Nick Kyrgios hot-shots his way to a fourth-round Indian Wells match with Novak Djokovic

Nick Kyrgios reached the fourth round at Indian Wells on Tuesday, beating fellow wunderkind Alexander Zverev 6-3, 6-4 to set up a meeting with Novak Djokovic.
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Nick Kyrgios reached the fourth round at Indian Wells on Tuesday, beating fellow wunderkind Alexander Zverev 6-3, 6-4 to set up a meeting with Novak Djokovic. As usual, he did it with the panache that endears him to so many—and disenchants so many others. 

The basketball-loving, controversial Aussie is immensely talented and is widely regarded as a player with Grand Slam potential if he can fully commit himself mentally. Sure, Kyrgios is criticized for being unprofessional, but sometimes his supposed dearth of competitiveness reveals a more human side of the man, like when he encouraged Indian Wells second-round opponent Horacio Zeballos to challenge a call that originally went Kyrgios's way. Whether it was good sportsmanship or something else, Kyrgios was proven right by replay.

Kyrgios, 21, topped Djokovic in their first career meeting earlier this month in Acapulco, so Wednesday's round of 16 match will be must-watch, especially if he serves as well as he did against Zverev. (Though it will be overshadowed by Wednesday's meeting between Rafael Nadal and Roger Federer, with the winner of each match to meet in the quarterfinals.)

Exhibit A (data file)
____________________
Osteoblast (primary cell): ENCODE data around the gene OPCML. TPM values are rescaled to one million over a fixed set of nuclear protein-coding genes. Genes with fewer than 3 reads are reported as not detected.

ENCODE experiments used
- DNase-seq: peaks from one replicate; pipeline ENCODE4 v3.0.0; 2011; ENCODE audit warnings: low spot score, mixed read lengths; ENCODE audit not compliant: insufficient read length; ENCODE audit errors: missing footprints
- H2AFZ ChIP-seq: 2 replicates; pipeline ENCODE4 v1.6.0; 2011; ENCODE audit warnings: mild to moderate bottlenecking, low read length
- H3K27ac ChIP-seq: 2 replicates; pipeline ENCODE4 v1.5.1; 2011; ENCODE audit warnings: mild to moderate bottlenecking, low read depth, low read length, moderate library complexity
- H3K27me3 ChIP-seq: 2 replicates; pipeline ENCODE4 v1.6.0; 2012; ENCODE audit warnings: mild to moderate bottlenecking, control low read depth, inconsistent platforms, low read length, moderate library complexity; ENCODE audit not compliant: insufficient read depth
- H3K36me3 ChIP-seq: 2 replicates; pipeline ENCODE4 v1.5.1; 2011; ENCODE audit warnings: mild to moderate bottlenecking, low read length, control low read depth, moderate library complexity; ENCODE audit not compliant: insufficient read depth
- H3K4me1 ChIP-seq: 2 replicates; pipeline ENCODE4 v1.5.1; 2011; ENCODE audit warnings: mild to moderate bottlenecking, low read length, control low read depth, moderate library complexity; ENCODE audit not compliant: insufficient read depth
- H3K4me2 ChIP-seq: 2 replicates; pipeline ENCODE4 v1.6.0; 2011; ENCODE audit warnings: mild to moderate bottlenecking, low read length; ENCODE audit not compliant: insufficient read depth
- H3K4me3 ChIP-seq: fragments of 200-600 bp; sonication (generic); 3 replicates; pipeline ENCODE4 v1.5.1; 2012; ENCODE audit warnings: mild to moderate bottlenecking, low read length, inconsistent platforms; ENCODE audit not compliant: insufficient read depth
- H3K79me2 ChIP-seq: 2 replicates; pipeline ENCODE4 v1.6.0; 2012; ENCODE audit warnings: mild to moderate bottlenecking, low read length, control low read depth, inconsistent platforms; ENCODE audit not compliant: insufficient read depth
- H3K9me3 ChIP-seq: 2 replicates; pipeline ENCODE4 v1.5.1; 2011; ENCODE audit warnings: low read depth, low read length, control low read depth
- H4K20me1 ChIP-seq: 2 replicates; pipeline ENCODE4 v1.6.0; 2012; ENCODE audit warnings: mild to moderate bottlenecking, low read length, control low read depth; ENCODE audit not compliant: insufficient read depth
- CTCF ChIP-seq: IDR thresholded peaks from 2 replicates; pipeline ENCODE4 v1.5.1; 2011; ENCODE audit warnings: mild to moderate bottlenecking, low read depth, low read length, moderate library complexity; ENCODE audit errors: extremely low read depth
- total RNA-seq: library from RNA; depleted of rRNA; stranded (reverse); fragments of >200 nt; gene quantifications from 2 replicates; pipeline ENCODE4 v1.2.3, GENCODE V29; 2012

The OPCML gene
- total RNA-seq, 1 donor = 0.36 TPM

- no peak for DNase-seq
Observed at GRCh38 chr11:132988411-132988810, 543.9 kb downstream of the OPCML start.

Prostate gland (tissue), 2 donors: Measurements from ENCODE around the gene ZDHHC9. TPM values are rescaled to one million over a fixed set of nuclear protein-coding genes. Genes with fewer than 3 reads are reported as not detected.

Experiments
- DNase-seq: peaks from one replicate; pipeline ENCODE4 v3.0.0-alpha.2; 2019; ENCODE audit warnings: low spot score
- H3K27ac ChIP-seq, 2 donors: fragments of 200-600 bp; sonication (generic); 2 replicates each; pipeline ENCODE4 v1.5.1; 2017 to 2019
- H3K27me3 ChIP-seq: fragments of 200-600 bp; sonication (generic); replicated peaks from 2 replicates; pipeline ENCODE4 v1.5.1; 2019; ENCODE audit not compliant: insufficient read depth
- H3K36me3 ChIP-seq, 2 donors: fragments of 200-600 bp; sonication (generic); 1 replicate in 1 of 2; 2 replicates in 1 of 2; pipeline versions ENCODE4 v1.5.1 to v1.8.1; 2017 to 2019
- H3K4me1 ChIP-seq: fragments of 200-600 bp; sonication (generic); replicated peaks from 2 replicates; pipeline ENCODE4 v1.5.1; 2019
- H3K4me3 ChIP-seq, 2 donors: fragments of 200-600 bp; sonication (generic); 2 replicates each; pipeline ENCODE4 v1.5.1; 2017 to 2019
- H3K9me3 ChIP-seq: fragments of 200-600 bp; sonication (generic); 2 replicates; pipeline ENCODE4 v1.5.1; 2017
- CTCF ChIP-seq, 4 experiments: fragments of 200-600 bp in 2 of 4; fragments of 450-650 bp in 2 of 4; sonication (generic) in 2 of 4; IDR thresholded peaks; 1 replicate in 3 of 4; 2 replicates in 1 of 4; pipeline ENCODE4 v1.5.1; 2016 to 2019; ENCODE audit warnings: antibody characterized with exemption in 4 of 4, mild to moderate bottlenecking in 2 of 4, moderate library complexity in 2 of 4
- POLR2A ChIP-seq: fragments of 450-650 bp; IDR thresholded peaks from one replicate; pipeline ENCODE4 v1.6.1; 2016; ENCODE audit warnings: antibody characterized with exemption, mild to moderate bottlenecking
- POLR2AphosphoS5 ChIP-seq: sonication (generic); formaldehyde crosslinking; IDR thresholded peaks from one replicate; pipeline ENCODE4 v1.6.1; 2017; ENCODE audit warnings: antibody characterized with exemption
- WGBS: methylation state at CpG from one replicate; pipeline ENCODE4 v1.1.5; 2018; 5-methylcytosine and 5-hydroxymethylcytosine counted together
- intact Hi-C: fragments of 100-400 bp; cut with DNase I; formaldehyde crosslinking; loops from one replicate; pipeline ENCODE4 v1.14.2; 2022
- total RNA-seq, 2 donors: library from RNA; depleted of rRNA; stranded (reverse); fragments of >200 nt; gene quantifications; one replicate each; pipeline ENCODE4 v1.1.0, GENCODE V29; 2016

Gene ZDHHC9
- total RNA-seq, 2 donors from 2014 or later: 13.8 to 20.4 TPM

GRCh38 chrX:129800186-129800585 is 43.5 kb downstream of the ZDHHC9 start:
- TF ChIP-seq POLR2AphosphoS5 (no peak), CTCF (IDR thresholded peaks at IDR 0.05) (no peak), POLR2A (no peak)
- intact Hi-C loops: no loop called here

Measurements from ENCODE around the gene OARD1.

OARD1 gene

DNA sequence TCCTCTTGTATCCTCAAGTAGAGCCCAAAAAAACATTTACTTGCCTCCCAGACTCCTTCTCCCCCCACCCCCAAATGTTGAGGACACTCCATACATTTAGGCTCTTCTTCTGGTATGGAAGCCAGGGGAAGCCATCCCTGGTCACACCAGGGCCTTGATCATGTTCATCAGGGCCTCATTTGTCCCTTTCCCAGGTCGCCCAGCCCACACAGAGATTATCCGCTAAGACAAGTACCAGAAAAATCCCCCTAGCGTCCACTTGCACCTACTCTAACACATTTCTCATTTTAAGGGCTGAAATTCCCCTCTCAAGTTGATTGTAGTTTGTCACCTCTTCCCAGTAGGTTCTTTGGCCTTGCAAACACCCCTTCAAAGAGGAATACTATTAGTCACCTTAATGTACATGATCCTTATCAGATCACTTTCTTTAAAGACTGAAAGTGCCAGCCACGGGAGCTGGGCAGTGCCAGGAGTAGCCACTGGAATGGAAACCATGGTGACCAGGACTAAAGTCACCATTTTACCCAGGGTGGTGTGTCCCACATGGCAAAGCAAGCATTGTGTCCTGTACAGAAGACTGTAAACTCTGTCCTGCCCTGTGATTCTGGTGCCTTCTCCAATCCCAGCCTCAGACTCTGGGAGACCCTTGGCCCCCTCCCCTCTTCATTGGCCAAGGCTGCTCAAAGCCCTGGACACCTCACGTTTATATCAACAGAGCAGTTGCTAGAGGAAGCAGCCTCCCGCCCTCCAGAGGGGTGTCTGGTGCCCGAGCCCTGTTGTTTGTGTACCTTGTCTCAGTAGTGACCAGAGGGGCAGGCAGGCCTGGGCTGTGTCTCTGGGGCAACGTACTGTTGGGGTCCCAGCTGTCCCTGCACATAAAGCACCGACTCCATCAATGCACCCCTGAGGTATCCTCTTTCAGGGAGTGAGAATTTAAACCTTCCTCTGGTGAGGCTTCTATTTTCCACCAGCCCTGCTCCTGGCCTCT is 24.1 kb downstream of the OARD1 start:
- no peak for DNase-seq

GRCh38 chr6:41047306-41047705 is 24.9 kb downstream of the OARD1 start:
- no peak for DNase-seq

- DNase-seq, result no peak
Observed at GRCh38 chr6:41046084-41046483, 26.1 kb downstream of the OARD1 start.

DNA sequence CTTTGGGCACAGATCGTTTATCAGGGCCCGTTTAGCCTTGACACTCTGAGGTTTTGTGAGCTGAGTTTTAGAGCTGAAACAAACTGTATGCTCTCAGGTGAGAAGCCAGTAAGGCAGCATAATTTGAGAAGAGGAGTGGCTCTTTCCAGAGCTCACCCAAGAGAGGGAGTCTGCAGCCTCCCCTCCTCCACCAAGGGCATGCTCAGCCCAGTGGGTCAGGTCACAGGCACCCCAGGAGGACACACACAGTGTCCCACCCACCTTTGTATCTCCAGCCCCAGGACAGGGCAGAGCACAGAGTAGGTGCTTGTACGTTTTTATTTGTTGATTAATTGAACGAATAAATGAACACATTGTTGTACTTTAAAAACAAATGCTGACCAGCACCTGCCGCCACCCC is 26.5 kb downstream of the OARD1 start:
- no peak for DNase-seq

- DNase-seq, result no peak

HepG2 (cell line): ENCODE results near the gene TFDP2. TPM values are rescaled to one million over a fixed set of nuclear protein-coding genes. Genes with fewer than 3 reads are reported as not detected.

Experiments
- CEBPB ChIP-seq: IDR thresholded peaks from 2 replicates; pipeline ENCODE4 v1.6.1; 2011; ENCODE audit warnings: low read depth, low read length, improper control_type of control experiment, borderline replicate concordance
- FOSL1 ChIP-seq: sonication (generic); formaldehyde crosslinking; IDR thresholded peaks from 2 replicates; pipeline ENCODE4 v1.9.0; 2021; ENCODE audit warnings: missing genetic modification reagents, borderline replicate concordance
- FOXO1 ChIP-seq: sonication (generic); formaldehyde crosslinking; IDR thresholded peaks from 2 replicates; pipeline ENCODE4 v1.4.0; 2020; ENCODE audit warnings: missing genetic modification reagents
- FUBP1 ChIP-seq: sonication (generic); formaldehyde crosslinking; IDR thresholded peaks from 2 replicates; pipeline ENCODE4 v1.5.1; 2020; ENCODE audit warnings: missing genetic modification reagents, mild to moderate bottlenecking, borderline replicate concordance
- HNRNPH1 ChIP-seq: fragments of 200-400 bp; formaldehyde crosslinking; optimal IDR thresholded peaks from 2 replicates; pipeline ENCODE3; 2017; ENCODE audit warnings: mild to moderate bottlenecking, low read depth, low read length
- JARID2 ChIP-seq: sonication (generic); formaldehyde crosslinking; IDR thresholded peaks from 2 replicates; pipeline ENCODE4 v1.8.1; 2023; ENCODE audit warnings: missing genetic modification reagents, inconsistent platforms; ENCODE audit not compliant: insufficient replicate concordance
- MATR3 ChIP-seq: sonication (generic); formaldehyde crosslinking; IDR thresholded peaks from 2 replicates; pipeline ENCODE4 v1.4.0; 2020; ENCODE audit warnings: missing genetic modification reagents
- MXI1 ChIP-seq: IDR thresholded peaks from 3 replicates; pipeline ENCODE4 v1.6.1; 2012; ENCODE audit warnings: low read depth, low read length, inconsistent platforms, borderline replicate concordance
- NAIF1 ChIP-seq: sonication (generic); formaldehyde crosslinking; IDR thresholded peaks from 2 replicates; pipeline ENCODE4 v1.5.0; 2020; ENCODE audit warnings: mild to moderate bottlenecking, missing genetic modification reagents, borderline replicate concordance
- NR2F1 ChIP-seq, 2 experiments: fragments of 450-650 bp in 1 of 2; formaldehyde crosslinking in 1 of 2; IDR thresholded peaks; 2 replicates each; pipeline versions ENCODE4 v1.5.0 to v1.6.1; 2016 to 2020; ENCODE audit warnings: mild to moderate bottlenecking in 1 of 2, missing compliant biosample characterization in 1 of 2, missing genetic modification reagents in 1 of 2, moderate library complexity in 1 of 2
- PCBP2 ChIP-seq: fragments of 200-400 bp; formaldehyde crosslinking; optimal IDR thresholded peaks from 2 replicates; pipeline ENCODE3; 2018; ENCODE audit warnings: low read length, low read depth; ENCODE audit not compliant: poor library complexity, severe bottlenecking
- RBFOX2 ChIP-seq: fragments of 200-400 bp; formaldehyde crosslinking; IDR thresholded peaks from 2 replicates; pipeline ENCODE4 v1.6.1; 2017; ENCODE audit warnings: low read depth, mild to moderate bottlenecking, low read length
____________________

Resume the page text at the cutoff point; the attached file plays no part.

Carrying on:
Kyrgios's refusal to adhere to convention, and sometimes common sense, is part of what makes the guy so much fun to watch.Take the last few days, for instance. Kyrgios is playing largely clean tennis, without any of the antics that rankle the John McEnroes of the world. (OK, so he did earn a code violation on Tuesday for yelling "bulls---!" following a point.) But right now he's winning without compromising the flair that makes him so entertaining. 

A solution for shortening tennis matches: Disallow the bouncing ball

Just watch these hot shots from Tuesday's match against Zverev, including a couple of his signature completely-unnecessary tweeners that are strategic only in the sense of throwing off his opponent. Like this critical point in the first set: Kyrgios has an opportunity to smack an effortless approach winner with the ball hanging in the air, but nah. 

Zverev, probably just as shocked as everyone else, misses a routine volley. Brilliant. 

Then there's this pair of points in the second set. In the first, Kyrgios seems to be jogging around the court, making court coverage look effortless. In the second, Kyrgios hits Zverev—who displays some excellent footwork, by the way—with a range of powerful groundstrokes and clever drop shots, culminating in a backhand winner down the line. 

He later posted the video of that first point on his own Instagram, over the song "What They Want" by Russ. 

One line from the song: "But honestly, Pop Pop would be turnin' in his grave / The day I let someone else become the boss of me / When there's a boss in me, I'll be damned." Tell 'em, Nick.